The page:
I enjoy painting these dark shiny cups and orange slices. And I especially like the reflection in the shiny cup. Blue and orange are of course complementary colors, and mixed together they make wonderful grays.
I really like this square green plate. (You may have noticed I've used it before.) It is so vibrant and really sets off the orange slices. This painting is done in a triad of secondary colors- orange, purple, and green. Because the three colors are high key (light in value) they harmonize rather than clash. The purple covers more area of the canvas, but the orange is more saturated (intense) and thus the dominant color.
This was painted from a photo of a magnificent Kwanzan cherry tree near the post office. I took the photo several years ago, late in the afternoon when the sun was peeking through the clouds long enough to light up the cherry blossoms. I really like that late afternoon glow.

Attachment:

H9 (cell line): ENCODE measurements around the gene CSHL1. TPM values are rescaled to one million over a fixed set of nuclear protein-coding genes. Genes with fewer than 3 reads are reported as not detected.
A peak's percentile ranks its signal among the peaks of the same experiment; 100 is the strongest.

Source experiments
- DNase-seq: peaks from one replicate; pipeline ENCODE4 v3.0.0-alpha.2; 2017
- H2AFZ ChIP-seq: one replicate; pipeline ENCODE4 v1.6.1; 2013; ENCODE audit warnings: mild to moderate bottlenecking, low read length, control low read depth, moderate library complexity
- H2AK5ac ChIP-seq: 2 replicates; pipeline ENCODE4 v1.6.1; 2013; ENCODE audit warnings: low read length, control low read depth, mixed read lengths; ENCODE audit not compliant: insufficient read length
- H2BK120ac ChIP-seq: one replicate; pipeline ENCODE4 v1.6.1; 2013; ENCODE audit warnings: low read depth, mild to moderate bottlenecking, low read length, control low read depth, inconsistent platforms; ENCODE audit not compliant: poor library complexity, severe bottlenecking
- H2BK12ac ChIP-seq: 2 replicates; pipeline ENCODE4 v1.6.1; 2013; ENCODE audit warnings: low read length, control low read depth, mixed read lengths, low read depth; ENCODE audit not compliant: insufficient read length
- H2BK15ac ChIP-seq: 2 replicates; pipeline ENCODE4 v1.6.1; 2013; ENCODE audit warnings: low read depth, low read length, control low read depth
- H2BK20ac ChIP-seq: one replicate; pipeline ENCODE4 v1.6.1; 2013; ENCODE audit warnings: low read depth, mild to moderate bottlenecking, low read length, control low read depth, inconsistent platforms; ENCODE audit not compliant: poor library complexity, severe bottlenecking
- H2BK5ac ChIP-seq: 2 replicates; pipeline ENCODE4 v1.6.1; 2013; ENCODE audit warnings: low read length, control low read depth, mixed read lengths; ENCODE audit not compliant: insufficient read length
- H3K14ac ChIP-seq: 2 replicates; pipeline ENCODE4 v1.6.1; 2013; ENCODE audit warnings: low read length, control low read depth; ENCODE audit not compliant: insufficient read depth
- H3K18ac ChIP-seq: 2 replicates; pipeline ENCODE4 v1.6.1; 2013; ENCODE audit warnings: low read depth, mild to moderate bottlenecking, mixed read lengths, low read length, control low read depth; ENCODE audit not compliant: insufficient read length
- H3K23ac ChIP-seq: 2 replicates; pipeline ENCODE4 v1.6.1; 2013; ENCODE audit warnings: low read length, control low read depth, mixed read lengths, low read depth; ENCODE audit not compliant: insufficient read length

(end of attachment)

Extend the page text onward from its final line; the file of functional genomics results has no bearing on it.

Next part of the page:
I did this painting last year, but decided to rework it last week to make the piece more painterly and to move the distant rocks back. I have a tendency to use a small brush way too much - so my goal was to allow just a few small strokes in the distant rocks & waves, and to repaint most of the foreground with a few close colors and a large brush. My mantra was "simplify, simplify."
Every now and then I buy these lovely eggplants. They are small and purple and shiny and hard and have such a lovely shape. And I usually forget about them until they have started to turn to mush in the refrigerator. This time, however, I did get them painted first. And cooked them afterwards, too!
"Lavenders and Greens love each other." I'm quoting Edgar Whitney from a watercolor workshop I took, oh, quite a few years ago. I've made most of the painting lavender pink but balanced that with a small area of very saturated lime. I surely do like the pink color in the reflection. It's just a little darker and a little more neutralized than the tablecloth color.